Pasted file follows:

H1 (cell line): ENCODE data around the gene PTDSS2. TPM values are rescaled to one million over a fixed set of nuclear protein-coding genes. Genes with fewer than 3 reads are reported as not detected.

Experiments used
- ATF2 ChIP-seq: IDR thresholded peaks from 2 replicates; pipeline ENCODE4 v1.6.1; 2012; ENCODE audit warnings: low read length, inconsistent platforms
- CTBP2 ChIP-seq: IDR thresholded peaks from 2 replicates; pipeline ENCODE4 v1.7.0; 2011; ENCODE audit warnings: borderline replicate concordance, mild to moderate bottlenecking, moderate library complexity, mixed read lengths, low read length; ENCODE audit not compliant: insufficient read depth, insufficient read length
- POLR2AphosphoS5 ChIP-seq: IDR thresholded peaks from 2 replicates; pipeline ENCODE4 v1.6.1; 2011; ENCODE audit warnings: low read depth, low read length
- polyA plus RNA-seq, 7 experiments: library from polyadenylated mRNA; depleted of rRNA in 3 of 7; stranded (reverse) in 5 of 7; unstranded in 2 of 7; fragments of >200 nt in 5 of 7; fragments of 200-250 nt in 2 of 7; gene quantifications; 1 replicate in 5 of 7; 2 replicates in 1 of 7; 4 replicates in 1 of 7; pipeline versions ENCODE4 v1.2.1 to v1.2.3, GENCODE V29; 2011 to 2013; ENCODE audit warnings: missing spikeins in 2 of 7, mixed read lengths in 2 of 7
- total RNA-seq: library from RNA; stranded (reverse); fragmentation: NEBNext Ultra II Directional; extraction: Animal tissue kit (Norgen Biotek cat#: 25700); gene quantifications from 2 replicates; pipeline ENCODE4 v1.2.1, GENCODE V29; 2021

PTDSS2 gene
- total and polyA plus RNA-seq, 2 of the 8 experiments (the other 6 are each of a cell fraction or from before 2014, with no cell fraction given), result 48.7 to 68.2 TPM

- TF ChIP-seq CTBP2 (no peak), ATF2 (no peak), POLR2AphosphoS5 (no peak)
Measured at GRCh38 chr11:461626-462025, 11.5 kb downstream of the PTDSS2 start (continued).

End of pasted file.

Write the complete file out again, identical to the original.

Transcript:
H1 (cell line): ENCODE data around the gene PTDSS2. TPM values are rescaled to one million over a fixed set of nuclear protein-coding genes. Genes with fewer than 3 reads are reported as not detected.

Experiments used
- ATF2 ChIP-seq: IDR thresholded peaks from 2 replicates; pipeline ENCODE4 v1.6.1; 2012; ENCODE audit warnings: low read length, inconsistent platforms
- CTBP2 ChIP-seq: IDR thresholded peaks from 2 replicates; pipeline ENCODE4 v1.7.0; 2011; ENCODE audit warnings: borderline replicate concordance, mild to moderate bottlenecking, moderate library complexity, mixed read lengths, low read length; ENCODE audit not compliant: insufficient read depth, insufficient read length
- POLR2AphosphoS5 ChIP-seq: IDR thresholded peaks from 2 replicates; pipeline ENCODE4 v1.6.1; 2011; ENCODE audit warnings: low read depth, low read length
- polyA plus RNA-seq, 7 experiments: library from polyadenylated mRNA; depleted of rRNA in 3 of 7; stranded (reverse) in 5 of 7; unstranded in 2 of 7; fragments of >200 nt in 5 of 7; fragments of 200-250 nt in 2 of 7; gene quantifications; 1 replicate in 5 of 7; 2 replicates in 1 of 7; 4 replicates in 1 of 7; pipeline versions ENCODE4 v1.2.1 to v1.2.3, GENCODE V29; 2011 to 2013; ENCODE audit warnings: missing spikeins in 2 of 7, mixed read lengths in 2 of 7
- total RNA-seq: library from RNA; stranded (reverse); fragmentation: NEBNext Ultra II Directional; extraction: Animal tissue kit (Norgen Biotek cat#: 25700); gene quantifications from 2 replicates; pipeline ENCODE4 v1.2.1, GENCODE V29; 2021

PTDSS2 gene
- total and polyA plus RNA-seq, 2 of the 8 experiments (the other 6 are each of a cell fraction or from before 2014, with no cell fraction given), result 48.7 to 68.2 TPM

- TF ChIP-seq CTBP2 (no peak), ATF2 (no peak), POLR2AphosphoS5 (no peak)
Measured at GRCh38 chr11:461626-462025, 11.5 kb downstream of the PTDSS2 start (continued).